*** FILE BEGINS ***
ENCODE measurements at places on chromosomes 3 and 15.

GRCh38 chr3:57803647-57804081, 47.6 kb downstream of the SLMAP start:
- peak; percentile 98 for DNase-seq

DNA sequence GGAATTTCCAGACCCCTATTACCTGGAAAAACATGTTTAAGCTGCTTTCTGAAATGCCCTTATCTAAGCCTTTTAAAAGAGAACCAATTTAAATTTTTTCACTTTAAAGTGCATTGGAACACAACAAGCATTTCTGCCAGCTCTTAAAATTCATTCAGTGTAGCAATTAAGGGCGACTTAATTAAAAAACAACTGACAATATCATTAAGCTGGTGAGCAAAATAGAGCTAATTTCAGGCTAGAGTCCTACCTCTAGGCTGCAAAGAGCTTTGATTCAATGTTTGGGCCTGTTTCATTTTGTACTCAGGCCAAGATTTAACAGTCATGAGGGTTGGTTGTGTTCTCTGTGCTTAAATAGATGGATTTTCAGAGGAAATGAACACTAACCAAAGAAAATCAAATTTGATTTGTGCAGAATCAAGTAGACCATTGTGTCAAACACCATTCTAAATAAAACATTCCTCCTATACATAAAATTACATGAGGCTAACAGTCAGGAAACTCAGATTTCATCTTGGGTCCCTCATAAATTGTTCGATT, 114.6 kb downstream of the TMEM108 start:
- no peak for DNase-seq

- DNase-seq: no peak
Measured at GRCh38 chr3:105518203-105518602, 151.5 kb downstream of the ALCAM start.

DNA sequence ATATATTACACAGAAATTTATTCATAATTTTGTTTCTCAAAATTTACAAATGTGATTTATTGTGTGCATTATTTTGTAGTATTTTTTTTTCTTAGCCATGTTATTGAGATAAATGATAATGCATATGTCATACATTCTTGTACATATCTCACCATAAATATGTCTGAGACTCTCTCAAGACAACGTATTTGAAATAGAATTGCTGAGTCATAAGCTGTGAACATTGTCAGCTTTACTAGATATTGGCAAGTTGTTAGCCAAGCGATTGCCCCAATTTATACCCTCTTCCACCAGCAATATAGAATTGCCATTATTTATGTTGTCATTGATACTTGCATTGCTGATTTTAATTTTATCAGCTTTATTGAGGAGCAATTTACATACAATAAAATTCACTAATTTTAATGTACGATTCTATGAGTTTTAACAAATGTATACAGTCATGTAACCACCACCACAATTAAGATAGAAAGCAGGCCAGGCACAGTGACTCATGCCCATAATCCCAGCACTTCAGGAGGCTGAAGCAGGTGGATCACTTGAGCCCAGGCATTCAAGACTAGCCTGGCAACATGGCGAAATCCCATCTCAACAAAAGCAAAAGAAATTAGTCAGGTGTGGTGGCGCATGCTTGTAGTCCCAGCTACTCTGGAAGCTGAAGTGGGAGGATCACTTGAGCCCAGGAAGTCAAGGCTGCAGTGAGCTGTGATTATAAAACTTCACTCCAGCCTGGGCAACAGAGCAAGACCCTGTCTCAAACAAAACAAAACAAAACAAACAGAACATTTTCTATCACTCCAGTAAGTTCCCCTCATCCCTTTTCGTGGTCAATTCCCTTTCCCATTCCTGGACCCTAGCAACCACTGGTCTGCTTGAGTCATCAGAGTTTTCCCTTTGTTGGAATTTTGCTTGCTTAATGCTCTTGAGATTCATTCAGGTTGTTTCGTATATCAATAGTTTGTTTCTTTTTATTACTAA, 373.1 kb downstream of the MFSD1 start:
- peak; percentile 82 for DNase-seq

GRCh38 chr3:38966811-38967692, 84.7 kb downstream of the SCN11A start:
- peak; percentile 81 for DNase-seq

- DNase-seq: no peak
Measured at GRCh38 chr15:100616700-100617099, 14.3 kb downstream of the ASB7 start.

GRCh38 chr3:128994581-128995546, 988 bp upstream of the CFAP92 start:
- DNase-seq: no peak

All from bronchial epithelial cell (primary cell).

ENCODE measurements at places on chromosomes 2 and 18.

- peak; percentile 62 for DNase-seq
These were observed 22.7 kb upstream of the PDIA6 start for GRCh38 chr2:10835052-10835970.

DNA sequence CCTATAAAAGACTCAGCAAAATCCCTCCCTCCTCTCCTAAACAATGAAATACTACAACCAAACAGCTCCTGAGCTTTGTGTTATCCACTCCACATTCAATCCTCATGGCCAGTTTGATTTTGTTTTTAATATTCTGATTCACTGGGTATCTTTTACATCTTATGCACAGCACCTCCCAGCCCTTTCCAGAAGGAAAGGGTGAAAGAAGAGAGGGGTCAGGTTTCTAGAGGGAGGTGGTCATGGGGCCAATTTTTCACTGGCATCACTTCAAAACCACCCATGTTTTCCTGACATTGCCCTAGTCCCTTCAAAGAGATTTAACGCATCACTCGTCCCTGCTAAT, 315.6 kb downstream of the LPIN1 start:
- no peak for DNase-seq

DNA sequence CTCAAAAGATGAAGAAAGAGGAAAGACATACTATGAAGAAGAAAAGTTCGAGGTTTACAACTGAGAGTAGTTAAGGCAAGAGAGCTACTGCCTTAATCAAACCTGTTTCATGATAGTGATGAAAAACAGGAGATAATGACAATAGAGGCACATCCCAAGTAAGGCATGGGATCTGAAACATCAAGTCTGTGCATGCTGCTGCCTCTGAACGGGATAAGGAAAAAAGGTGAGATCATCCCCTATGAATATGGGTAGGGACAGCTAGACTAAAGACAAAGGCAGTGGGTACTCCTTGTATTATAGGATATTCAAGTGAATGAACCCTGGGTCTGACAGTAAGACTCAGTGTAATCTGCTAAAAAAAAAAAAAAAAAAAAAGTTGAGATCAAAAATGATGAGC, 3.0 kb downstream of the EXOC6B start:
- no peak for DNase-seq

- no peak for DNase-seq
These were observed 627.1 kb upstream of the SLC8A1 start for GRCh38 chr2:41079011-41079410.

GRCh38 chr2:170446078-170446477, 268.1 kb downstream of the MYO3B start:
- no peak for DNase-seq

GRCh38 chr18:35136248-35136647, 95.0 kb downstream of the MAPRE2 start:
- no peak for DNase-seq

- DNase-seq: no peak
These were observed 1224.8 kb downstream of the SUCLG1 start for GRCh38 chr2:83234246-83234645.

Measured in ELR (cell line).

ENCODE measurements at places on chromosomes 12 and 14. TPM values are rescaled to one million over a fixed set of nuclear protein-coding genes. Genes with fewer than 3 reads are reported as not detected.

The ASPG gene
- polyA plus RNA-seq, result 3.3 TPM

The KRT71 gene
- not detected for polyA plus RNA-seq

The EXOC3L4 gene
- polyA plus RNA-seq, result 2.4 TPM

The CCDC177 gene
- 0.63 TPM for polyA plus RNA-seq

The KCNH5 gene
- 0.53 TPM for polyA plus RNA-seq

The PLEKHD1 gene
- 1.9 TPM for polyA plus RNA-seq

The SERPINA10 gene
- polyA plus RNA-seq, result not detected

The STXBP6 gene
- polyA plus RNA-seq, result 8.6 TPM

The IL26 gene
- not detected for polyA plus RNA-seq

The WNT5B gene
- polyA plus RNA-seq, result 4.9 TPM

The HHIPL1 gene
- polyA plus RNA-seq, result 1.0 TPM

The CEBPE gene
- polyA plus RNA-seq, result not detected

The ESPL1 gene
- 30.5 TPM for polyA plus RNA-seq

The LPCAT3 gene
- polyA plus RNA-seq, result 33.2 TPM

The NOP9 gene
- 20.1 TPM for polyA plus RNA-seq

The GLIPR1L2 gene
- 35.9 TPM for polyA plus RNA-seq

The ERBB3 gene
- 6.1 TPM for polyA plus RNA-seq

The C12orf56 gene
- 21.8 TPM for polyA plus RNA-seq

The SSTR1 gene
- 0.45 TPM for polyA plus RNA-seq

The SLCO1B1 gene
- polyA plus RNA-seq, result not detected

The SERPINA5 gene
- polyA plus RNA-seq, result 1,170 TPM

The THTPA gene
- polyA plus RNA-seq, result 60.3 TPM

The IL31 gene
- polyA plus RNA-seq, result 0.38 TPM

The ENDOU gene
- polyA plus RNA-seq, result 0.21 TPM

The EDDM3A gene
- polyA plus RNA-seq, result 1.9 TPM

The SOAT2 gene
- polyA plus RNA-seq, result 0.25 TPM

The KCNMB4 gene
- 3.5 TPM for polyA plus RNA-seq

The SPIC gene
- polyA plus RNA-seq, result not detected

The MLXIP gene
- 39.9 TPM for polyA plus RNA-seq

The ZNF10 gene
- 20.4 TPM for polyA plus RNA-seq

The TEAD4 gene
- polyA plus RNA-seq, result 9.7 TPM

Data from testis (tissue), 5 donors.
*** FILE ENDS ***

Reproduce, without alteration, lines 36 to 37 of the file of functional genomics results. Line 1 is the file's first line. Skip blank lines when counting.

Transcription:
The KRT71 gene
- not detected for polyA plus RNA-seq